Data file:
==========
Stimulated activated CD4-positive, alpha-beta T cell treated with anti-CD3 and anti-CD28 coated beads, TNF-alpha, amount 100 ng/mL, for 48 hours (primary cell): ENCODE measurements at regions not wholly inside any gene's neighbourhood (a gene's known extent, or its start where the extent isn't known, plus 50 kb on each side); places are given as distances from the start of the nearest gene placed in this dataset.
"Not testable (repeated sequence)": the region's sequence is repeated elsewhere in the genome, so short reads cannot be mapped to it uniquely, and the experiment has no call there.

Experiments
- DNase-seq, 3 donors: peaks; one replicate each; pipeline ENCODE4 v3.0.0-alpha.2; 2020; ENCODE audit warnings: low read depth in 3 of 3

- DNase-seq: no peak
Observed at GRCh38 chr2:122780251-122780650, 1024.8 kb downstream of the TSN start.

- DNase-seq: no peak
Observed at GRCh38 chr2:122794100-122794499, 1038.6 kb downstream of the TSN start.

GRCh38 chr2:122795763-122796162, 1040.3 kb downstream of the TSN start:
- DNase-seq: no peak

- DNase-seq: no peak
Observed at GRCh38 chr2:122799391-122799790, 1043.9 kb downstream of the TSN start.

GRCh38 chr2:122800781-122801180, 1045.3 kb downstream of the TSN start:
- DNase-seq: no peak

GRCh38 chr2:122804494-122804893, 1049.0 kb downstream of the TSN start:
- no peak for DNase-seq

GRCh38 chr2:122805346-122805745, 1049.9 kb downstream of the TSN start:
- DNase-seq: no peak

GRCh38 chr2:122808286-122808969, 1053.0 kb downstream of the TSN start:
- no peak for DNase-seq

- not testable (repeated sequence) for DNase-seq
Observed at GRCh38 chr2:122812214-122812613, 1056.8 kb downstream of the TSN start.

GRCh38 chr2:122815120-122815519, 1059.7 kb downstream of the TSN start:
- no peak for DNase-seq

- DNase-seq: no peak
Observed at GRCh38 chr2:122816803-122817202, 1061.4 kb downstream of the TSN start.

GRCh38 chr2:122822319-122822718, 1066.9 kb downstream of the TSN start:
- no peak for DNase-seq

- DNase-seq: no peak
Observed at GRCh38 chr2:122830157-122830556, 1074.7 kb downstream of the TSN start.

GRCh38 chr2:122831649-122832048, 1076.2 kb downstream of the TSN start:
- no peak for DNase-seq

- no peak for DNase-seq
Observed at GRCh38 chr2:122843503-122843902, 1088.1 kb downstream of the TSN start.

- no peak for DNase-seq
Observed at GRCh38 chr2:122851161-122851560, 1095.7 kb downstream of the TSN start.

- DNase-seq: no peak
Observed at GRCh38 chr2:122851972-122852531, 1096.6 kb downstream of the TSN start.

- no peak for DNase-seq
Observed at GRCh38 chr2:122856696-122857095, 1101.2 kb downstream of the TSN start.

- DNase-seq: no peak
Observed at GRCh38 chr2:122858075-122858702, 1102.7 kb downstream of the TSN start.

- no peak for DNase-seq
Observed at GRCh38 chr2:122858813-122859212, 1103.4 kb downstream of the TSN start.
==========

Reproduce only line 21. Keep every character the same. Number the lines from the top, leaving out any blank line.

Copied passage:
- not testable (repeated sequence) for DNase-seq